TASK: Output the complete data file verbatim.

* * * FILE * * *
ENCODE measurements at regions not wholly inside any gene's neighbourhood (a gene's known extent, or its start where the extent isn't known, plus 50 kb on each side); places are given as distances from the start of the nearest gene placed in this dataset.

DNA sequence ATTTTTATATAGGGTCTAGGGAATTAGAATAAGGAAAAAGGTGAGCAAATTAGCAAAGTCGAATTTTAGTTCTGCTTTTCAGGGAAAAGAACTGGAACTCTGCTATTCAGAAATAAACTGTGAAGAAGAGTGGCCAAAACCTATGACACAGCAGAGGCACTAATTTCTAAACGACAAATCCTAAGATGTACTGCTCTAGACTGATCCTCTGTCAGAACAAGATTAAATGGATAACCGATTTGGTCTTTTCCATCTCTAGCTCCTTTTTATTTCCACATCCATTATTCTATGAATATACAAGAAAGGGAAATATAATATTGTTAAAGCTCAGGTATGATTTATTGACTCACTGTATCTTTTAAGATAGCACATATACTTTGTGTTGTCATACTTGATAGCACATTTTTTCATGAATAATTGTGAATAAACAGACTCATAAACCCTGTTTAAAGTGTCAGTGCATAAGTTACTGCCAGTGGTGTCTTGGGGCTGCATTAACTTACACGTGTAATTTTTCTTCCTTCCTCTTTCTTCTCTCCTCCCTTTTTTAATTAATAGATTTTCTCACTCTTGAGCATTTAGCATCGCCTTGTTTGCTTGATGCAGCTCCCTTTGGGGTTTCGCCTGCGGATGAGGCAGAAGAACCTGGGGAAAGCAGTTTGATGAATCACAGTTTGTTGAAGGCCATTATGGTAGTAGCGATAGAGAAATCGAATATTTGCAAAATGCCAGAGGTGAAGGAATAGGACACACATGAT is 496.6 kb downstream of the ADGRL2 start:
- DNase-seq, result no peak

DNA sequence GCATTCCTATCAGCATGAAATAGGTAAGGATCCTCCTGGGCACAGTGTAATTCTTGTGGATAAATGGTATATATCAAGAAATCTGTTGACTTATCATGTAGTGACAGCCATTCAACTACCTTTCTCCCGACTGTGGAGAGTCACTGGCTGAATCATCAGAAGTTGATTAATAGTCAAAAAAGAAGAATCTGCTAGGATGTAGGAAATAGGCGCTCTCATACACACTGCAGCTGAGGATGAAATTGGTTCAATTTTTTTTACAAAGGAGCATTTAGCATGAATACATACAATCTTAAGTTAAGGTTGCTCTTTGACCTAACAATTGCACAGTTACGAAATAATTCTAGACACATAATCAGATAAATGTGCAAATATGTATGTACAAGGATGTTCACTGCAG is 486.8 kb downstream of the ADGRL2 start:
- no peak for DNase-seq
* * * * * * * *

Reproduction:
ENCODE measurements at regions not wholly inside any gene's neighbourhood (a gene's known extent, or its start where the extent isn't known, plus 50 kb on each side); places are given as distances from the start of the nearest gene placed in this dataset.

DNA sequence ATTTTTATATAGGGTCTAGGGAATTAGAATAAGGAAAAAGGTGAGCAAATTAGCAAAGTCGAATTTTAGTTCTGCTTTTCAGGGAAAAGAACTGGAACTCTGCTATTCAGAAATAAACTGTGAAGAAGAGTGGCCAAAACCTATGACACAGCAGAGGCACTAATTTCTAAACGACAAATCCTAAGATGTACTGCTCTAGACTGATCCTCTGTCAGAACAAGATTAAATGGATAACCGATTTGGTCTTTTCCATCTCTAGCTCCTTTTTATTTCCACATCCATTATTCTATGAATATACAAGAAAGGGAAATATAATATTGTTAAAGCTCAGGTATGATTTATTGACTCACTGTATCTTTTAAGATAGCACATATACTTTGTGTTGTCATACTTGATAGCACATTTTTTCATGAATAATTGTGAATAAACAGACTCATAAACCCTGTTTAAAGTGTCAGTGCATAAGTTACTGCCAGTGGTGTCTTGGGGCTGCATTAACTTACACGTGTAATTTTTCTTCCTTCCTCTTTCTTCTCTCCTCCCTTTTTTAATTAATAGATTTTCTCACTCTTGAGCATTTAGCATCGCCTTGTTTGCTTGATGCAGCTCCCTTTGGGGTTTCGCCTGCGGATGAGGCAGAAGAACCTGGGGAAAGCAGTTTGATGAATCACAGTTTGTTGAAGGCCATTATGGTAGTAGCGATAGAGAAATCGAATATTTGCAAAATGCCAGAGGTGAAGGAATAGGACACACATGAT is 496.6 kb downstream of the ADGRL2 start:
- DNase-seq, result no peak

DNA sequence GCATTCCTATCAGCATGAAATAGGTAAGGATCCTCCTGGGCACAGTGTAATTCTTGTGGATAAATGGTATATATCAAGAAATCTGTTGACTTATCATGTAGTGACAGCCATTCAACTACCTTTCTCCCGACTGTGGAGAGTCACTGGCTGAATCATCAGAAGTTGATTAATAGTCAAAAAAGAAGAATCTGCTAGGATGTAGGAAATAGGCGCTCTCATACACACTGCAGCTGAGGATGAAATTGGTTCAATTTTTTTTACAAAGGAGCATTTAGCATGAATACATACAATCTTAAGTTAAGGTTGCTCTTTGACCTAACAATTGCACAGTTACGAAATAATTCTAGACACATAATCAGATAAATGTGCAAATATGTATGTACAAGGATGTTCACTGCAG is 486.8 kb downstream of the ADGRL2 start:
- no peak for DNase-seq